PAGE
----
I’m a Coder, Why Can’t I Understand Quantum Computers?
So you’re a cutting-edge coder, sought by every company in Silicon Valley. You’ve read all the popular science stuff about quantum computing. But when you actually try to work out how to program qubits usefully, you get nowhere. Well don’t be surprised. The parts of quantum computer programming that can be understood by an advanced coder not trained in quantum theory, are currently useless.
Sure, you can play around with qubits and make a Superposition (“ooh it’s one and zero at the same time!”). And yes you can create a quantum XOR gate, and Adder (“look! It’s an adder but more complicated and…errr…more quantum…”) But none of this is anything more than cool. The useful parts of quantum computing are the algorithms that are much faster than anything on a normal computer. And these algorithms are…complicated.
The most famous is Shor’s algorithm. It will enable you to factorize a large number into its constituent primes exponentially faster than any traditional computer, thus breaking one of the most popular encryption algorithms. If I’ve lost you at constituent primes, then we might as well stop here. The question in the title has been answered. If you understand prime factorization, let’s move on to number theory. How’s your modular arithmetic? “My what arithmetic”, you say? Another group of programmers falls by the wayside.
So suppose you know about period finding in modular equations. Let’s talk about the quantum element: you simply use a quantum Fourier transform. You remember those from high school right?
Ok, let’s stop this.
It may seem like a pointless exercise, but it is an exercise to make a point. Shor’s algorithm is the foundational algorithm of quantum computing. And yet even someone with a math degree will need to study some quantum mechanics (involving linear algebra, operators, Hilbert spaces, complex analysis, etc, etc) to understand Shor.
Is there another way into quantum computing? How about Grover’s algorithm, or the HHL algorithm? Both of these require knowledge of manipulating quantum equations.
But here’s the real problem: it is possible for a programmer to think they’re learning about quantum computing. They can be given an API that allows them to manipulate qubits on a hardware quantum computer, to create quantum logic gates. But quantum algorithms are not built up like boolean algorithms. There are far more twists and turns and mathematical slights-of-hand and, I’m afraid, superpositions.
The power of quantum computing is hidden under the bonnet. And the world beneath that bonnet has almost no resemblance to traditional computing, even advanced traditional computing.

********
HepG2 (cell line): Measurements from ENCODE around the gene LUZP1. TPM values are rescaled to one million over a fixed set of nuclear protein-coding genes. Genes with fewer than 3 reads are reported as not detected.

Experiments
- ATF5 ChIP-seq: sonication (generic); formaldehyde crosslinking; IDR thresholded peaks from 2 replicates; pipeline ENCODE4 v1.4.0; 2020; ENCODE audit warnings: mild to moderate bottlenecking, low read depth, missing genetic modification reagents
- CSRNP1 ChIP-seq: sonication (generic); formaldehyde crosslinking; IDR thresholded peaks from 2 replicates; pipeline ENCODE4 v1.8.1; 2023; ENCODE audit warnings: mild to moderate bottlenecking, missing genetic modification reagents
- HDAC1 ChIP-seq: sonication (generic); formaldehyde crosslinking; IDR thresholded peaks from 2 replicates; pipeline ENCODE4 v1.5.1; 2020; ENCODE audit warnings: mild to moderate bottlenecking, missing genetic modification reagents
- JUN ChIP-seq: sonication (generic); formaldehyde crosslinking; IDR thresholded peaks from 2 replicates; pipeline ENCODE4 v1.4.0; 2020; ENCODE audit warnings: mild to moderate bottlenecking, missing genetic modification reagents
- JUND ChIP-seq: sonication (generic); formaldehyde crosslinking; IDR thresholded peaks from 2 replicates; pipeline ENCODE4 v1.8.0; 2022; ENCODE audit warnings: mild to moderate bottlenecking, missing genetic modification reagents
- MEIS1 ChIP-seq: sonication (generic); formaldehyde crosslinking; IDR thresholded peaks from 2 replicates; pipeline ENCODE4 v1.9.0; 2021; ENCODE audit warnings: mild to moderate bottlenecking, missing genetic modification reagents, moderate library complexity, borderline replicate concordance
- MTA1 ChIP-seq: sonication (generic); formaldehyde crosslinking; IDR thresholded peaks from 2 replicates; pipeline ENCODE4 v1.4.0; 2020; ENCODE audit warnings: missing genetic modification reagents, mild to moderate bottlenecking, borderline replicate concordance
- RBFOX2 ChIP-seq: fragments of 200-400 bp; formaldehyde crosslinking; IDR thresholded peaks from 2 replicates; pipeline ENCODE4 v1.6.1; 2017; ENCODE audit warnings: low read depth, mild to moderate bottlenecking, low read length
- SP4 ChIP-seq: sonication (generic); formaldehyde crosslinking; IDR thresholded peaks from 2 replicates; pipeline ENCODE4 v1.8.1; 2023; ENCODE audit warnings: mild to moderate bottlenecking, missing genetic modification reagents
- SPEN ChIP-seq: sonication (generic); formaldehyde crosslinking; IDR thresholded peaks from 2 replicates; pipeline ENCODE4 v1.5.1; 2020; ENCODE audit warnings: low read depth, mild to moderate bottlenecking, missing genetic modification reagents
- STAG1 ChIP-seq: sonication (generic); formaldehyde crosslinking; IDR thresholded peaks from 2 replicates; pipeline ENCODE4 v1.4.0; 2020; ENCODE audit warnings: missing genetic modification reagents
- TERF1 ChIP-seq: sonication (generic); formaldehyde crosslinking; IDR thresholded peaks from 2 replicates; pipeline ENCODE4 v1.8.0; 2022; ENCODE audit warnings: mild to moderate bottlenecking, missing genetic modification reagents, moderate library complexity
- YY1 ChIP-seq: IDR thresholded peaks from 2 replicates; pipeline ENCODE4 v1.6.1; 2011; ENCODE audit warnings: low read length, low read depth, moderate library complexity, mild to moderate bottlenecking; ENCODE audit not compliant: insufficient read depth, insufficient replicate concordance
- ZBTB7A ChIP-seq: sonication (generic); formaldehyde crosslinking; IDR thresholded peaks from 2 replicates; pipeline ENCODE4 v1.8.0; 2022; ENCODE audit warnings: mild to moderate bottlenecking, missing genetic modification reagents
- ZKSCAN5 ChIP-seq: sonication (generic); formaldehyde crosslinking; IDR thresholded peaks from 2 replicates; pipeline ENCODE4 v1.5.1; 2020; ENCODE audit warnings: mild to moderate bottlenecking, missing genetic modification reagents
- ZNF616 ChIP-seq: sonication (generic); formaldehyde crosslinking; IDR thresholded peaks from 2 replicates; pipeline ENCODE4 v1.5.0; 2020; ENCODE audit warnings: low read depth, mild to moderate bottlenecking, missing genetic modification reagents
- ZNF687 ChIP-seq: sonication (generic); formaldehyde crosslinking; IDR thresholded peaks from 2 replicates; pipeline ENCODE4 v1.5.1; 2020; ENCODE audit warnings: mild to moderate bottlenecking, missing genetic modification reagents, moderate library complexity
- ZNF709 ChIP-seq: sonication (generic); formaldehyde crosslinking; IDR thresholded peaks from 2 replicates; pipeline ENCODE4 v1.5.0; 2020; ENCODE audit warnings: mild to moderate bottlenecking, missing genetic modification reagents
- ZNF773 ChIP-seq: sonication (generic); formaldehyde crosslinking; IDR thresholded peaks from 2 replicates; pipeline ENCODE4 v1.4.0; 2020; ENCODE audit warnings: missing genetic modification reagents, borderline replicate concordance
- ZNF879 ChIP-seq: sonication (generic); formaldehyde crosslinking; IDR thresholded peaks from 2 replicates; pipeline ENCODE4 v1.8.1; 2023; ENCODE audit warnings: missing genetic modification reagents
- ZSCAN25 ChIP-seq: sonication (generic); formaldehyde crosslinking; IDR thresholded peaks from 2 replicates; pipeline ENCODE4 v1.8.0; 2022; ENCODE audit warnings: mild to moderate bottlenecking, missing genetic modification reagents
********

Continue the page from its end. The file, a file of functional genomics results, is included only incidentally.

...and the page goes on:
A new breed of programmers is emerging, however. True quantum programmers are more like the quants of Wall Street. You need a great deal of “application knowledge” — where the application is the underlying math. For the traditional programmer, the core knowledge is the code and how to build with it. They transfer that to different application areas. For quants and quantum programmers, building with the code is a mathematically complex operation. And unlike quants, even the most advanced quantum programmers are constantly “learning to program a quantum computer”, in the sense that we don’t really know how to program a quantum computer. We know a few algorithms, but the whole process is not generalized in the way that, say, C++ can broadly generalise for traditional programming.
So is there no hope for the traditional programmer to learn? Well, there is. Many traditional programmers became Wall Street quants by intense study of math and finance. Similarly, a traditional programmer can become a quantum programmer through an intense study of math and quantum physics. But they have the additional barrier that quantum computing is in its infancy, which makes everything less standardized and harder to understand or generalize. It also requires an understanding of hardware limitations and error correction. But on the bright side, companies like IBM are working constantly to simplify their front ends and to hide the quantum process behind a classical front end.
As a good start, why not read the IBM Qisqit textbook. Though bear in mind as you read it: the power is in the individual algorithms described (Shor’s, Grover’s, etc) and not in just knowing how to combine qubits in a Boolean type way. If you can learn how the algorithms tick, that’s when you can truly “understand” quantum computing.